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Steven McArtney, Duane Greene, Tory Schmidt and Rongcai Yuan

sufficient return bloom. Table 1. Effects of early summer naphthaleneacetic acid (NAA) and ethephon sprays applied in 2007 on return bloom of ‘York Imperial’/M.9 apples in 2008 in Virginia. z Table 2. Effects of AVG on the efficacy of early summer NAA and

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Steven McArtney, Dick Unrath, J.D. Obermiller and Ann Green

naphthaleneacetic acid (NAA) treatments in 2004 on bloom of ‘Golden Delicious’ and ‘Fuji’ apple trees in 2005. Table 2. Effects of time of four applications of 5 ppm (mg·L −1 ) naphthaleneacetic acid (NAA) at different times in 2004 on bloom of ‘Golden Delicious

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M. Elizabeth Rutledge, John Frampton, Gary Blank and L. Eric Hinesley

Two methods of application, the Danish Easy Roller and the German Sprühsystem, were tested to evaluate the effectiveness of naphthaleneacetic acid (NAA) at reducing leader growth (tips of primary axes) of fraser fir [Abies fraseri (Pursh) Poir.] Christmas trees. A commercial product, Sucker-Stopper RTU (1.15% ethyl 1-NAA), was applied to leaders at concentrations of 0 to 500 mL·L−1 when leaders were 8 to 15 cm long. As the concentration increased, leader elongation decreased. The Easy Roller reduced leader growth the most, but leader mortality was unacceptable at concentrations 20 mL·L−1 or greater. Although less effective than the Easy Roller, the Sprühsystem caused negligible mortality of leaders. Applying 40 mL·L−1 with the Easy Roller yielded ≈50% of leaders with target lengths of 20 to 36 cm with little mortality. The Sprühsystem gave similar results at 250 mL·L−1. NAA might be useful for producing dense trees with minimal shearing or for producing more natural, open trees during shorter rotations.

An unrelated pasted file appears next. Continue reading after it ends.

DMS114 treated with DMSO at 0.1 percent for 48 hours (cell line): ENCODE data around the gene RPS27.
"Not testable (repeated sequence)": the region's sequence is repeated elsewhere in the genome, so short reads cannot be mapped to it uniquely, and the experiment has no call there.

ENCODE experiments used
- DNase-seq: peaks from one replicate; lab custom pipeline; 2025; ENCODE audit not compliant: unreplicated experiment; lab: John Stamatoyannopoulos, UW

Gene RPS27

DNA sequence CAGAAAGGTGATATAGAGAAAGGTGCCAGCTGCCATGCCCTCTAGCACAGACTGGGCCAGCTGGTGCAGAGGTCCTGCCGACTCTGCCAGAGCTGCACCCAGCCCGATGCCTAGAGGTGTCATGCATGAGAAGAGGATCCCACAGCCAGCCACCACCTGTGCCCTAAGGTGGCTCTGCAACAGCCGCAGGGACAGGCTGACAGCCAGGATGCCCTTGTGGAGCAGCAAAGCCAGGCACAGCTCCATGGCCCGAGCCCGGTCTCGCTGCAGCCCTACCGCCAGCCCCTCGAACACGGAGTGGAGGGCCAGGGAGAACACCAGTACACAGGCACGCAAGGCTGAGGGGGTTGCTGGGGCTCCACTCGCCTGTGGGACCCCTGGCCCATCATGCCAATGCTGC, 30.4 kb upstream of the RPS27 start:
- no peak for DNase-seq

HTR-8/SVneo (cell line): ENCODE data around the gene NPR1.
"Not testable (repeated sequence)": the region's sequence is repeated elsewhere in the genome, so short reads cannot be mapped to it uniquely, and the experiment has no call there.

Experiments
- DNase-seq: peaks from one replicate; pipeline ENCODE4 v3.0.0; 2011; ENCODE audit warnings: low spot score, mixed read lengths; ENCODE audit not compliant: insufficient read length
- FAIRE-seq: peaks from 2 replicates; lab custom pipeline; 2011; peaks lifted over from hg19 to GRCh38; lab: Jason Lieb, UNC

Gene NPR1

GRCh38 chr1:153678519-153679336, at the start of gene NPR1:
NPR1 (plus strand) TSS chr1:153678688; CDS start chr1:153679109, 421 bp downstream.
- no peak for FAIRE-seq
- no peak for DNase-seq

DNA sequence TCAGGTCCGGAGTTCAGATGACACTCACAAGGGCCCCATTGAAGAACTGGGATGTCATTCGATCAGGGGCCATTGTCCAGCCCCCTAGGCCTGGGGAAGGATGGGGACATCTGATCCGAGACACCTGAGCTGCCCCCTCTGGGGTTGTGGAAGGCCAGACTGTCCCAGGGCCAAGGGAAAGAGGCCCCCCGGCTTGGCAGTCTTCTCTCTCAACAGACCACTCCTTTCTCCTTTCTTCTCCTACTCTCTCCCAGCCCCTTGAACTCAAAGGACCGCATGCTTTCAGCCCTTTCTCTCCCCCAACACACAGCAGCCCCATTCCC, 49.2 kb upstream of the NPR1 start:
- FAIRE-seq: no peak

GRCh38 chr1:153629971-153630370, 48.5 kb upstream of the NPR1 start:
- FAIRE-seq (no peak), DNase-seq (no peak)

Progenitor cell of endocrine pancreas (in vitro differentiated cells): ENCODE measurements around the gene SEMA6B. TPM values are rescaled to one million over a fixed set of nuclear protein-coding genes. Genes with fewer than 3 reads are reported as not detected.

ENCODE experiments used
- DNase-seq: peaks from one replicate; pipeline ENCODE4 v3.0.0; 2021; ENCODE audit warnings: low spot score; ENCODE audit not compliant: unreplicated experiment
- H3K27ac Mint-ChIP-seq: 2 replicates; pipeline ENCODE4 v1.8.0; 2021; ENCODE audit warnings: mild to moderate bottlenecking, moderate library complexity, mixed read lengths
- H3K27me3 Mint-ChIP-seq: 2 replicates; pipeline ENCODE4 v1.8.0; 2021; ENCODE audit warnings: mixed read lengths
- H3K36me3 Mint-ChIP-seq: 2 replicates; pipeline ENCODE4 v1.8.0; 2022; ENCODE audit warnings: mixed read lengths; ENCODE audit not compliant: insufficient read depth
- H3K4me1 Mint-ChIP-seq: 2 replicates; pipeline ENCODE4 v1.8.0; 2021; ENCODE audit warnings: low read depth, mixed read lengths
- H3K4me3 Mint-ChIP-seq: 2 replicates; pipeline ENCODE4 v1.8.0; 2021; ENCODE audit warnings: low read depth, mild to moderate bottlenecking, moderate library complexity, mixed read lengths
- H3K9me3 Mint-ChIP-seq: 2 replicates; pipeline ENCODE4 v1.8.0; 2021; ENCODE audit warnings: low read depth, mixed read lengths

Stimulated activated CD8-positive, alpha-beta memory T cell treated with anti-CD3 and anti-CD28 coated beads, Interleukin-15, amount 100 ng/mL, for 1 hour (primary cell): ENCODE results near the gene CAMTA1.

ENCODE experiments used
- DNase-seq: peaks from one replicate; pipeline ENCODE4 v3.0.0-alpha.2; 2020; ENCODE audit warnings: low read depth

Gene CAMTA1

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Hong Zhu, Eric P. Beers and Rongcai Yuan

and Palmer, 1982 ; Yuan and Greene, 2000b ). Some researchers reported that the primary mechanism of fruit thinning by chemical thinners such as naphthaleneacetic acid (NAA) and 6-benzylaminopurine (6-BA) is the result of reduced carbohydrates

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C.R. Unrath, J.D. Obermiller, A. Green and S.J. McArtney

preharvest fruit drop can occur independently of fruit ethylene production ( Sun et al., 2009 ). Losses resulting from preharvest fruit drop can be mitigated by applying either naphthaleneacetic acid (NAA; Fruitone L; AMVAC Chemical, Newport Beach, CA) or

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Jure Kolarič, Irena Mavrič Pleško, Stanislav Tojnko and Matej Stopar

significant differences among means drawn on the same vertical order. Means separation was done by Duncan's multiple range test ( P < 0.05). NAA = naphthaleneacetic acid; BA = 6-benzyladenine. Ethylene evolution was measured before treatment on the day of

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Hong Zhu, Rongcai Yuan, Duane W. Greene and Eric P. Beers

). Increased abscission of young apple fruit caused by the chemical thinner naphthaleneacetic acid (NAA) is linked with increased ethylene production; hence, NAA may act in part through ethylene signaling ( Curry, 1991 ; Zhu et al., 2008 ). The pathway of

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Ray E. Worley

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R. Nunez-Elisea, M.L. Caldeira, W. Ferreira and T.L. Davenport

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Daniel L. Ward, Eric P. Beers, Ross E. Byers and Richard P. Marini

Preharvest abscission of apple [Malus ×domestica (L.) Borkh.] fruits causes significant crop loss in many years. In this study, fruit cutting was used to induce abscission in August and September. Abscission zones of `Redchief Delicious' Mercier strain fruits were sampled 0, 2, 4, and 6 days after cutting. Thin-layer-plate assays were developed and used to identify hydrolytic enzymes active in the abscission zone (AZ) after induction. Increased activity of cellulase, but not polygalacturonase, was detected in the AZ following cutting. Cellulase activity was consistently high in AZs 4 days after cutting. Both AVG (652 mg·L–1) and NAA (10 mg·L–1) applied 2 or 4 days after cutting delayed drop, but NAA delayed drop 1.6 days longer than did AVG. Fruits treated with AVG dropped over a longer period than did control or NAA-treated fruits. Chemical names used: aminoethoxyvinylglycine (AVG); naphthaleneacetic acid (NAA).